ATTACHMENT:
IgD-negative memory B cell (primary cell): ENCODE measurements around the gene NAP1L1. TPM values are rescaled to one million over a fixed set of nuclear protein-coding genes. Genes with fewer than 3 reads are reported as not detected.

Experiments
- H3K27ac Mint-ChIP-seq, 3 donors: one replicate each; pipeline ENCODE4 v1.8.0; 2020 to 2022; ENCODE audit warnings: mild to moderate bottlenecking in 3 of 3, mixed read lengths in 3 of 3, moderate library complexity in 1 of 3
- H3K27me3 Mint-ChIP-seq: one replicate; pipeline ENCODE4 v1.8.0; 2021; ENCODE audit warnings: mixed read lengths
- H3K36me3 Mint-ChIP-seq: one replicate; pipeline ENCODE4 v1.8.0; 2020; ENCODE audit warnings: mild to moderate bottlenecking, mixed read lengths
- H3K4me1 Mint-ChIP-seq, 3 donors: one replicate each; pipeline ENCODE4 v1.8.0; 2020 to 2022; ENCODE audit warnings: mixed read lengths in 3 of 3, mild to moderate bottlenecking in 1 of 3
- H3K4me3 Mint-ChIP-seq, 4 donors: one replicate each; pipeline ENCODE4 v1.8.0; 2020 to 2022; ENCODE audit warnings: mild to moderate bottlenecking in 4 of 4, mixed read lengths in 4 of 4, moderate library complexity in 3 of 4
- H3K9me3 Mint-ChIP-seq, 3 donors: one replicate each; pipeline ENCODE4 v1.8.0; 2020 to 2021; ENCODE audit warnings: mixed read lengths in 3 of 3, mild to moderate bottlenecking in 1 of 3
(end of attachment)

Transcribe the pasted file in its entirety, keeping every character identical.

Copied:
IgD-negative memory B cell (primary cell): ENCODE measurements around the gene NAP1L1. TPM values are rescaled to one million over a fixed set of nuclear protein-coding genes. Genes with fewer than 3 reads are reported as not detected.

Experiments
- H3K27ac Mint-ChIP-seq, 3 donors: one replicate each; pipeline ENCODE4 v1.8.0; 2020 to 2022; ENCODE audit warnings: mild to moderate bottlenecking in 3 of 3, mixed read lengths in 3 of 3, moderate library complexity in 1 of 3
- H3K27me3 Mint-ChIP-seq: one replicate; pipeline ENCODE4 v1.8.0; 2021; ENCODE audit warnings: mixed read lengths
- H3K36me3 Mint-ChIP-seq: one replicate; pipeline ENCODE4 v1.8.0; 2020; ENCODE audit warnings: mild to moderate bottlenecking, mixed read lengths
- H3K4me1 Mint-ChIP-seq, 3 donors: one replicate each; pipeline ENCODE4 v1.8.0; 2020 to 2022; ENCODE audit warnings: mixed read lengths in 3 of 3, mild to moderate bottlenecking in 1 of 3
- H3K4me3 Mint-ChIP-seq, 4 donors: one replicate each; pipeline ENCODE4 v1.8.0; 2020 to 2022; ENCODE audit warnings: mild to moderate bottlenecking in 4 of 4, mixed read lengths in 4 of 4, moderate library complexity in 3 of 4
- H3K9me3 Mint-ChIP-seq, 3 donors: one replicate each; pipeline ENCODE4 v1.8.0; 2020 to 2021; ENCODE audit warnings: mixed read lengths in 3 of 3, mild to moderate bottlenecking in 1 of 3